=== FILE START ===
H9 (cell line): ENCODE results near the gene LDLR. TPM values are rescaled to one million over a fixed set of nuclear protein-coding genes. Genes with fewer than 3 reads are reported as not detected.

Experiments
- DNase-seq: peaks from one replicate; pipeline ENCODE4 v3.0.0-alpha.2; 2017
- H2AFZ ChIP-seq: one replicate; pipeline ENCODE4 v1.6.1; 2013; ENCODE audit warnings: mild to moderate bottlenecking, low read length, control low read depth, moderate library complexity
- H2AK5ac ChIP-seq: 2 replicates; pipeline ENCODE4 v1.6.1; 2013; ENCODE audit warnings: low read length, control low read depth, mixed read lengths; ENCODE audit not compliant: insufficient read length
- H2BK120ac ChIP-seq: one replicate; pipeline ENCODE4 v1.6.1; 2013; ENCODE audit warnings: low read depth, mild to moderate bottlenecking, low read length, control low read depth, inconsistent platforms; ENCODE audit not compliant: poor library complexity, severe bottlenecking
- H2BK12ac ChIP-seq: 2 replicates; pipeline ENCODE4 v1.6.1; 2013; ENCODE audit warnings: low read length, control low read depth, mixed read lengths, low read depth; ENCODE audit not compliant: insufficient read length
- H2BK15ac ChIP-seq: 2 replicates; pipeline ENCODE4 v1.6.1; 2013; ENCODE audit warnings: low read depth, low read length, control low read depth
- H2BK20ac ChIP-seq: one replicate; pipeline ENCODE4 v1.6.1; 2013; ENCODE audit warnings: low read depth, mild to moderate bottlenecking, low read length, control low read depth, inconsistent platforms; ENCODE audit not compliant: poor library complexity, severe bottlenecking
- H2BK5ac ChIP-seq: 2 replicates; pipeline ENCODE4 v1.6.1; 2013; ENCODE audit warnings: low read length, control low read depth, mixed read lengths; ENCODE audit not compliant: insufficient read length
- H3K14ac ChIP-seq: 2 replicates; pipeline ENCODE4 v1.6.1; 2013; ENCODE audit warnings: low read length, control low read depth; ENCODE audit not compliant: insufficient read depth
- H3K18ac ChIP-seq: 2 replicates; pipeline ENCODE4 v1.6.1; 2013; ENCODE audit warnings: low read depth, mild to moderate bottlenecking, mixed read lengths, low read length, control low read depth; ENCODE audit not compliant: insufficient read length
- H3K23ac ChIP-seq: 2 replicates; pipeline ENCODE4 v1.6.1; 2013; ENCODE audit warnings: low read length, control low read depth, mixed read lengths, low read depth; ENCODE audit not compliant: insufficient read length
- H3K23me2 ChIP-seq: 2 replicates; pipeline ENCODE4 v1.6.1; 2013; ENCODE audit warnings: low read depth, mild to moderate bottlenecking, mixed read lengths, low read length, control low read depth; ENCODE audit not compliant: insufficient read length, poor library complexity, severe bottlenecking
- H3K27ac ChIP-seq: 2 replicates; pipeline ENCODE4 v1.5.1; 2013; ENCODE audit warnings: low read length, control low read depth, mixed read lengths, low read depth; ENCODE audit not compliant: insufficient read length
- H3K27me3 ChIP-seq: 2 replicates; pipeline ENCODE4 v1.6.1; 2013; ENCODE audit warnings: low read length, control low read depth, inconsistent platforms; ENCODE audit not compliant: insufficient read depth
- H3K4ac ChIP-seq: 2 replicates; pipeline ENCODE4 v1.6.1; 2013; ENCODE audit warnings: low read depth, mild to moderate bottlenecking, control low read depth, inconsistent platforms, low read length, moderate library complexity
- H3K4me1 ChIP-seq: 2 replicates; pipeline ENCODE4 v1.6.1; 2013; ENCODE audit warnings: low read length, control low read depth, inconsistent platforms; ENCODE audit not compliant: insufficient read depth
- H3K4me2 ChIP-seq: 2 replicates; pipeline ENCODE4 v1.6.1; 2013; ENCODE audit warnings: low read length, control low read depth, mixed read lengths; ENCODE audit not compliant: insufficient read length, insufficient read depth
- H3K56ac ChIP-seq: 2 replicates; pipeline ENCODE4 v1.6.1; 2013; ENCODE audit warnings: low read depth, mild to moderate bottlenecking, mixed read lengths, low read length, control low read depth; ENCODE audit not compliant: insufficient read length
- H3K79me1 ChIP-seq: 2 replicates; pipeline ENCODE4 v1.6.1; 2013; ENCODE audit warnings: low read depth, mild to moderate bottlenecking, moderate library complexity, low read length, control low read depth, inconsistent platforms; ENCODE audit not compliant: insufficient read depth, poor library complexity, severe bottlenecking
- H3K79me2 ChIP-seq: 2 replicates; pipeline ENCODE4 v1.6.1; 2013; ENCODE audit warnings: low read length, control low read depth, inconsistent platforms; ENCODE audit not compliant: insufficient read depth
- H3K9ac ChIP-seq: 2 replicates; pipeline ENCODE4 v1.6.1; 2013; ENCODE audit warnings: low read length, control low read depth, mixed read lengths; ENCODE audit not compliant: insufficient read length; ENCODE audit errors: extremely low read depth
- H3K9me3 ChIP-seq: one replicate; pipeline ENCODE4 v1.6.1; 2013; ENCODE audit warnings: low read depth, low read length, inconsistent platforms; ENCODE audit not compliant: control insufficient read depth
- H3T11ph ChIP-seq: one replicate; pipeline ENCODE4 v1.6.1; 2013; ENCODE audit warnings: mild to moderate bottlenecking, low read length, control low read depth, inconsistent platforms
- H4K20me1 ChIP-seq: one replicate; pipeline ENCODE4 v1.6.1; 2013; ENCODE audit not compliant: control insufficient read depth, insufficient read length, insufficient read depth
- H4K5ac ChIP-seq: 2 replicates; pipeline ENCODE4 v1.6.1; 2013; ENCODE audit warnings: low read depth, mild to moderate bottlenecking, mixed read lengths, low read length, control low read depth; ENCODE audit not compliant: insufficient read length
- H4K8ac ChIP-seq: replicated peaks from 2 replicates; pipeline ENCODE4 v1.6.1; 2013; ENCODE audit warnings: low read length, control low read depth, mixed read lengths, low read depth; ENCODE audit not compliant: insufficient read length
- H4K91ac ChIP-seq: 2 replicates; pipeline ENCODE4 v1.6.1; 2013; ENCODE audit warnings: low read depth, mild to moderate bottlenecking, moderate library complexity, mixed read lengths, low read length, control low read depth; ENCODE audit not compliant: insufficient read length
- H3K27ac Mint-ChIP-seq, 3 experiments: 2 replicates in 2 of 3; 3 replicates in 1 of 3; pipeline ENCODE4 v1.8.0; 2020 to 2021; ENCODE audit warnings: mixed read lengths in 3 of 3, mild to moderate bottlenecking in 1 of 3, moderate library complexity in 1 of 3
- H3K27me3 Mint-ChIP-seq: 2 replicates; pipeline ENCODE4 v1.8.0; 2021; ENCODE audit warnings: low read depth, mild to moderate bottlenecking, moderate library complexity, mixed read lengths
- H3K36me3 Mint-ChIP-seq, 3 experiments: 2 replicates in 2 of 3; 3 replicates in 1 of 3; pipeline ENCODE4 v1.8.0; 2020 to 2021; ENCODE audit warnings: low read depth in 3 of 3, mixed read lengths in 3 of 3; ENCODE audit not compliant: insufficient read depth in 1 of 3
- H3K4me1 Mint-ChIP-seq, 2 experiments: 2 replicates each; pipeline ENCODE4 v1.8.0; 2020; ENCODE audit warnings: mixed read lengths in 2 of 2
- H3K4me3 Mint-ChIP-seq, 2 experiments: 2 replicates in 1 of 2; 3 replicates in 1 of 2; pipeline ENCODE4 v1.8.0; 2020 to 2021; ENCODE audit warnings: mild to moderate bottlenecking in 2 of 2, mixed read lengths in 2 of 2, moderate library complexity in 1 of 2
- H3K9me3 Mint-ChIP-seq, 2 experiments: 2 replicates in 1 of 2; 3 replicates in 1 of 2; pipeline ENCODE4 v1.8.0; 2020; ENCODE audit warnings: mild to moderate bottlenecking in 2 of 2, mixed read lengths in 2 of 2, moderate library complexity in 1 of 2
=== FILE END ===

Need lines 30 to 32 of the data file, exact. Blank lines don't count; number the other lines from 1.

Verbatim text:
- H3K27ac Mint-ChIP-seq, 3 experiments: 2 replicates in 2 of 3; 3 replicates in 1 of 3; pipeline ENCODE4 v1.8.0; 2020 to 2021; ENCODE audit warnings: mixed read lengths in 3 of 3, mild to moderate bottlenecking in 1 of 3, moderate library complexity in 1 of 3
- H3K27me3 Mint-ChIP-seq: 2 replicates; pipeline ENCODE4 v1.8.0; 2021; ENCODE audit warnings: low read depth, mild to moderate bottlenecking, moderate library complexity, mixed read lengths
- H3K36me3 Mint-ChIP-seq, 3 experiments: 2 replicates in 2 of 3; 3 replicates in 1 of 3; pipeline ENCODE4 v1.8.0; 2020 to 2021; ENCODE audit warnings: low read depth in 3 of 3, mixed read lengths in 3 of 3; ENCODE audit not compliant: insufficient read depth in 1 of 3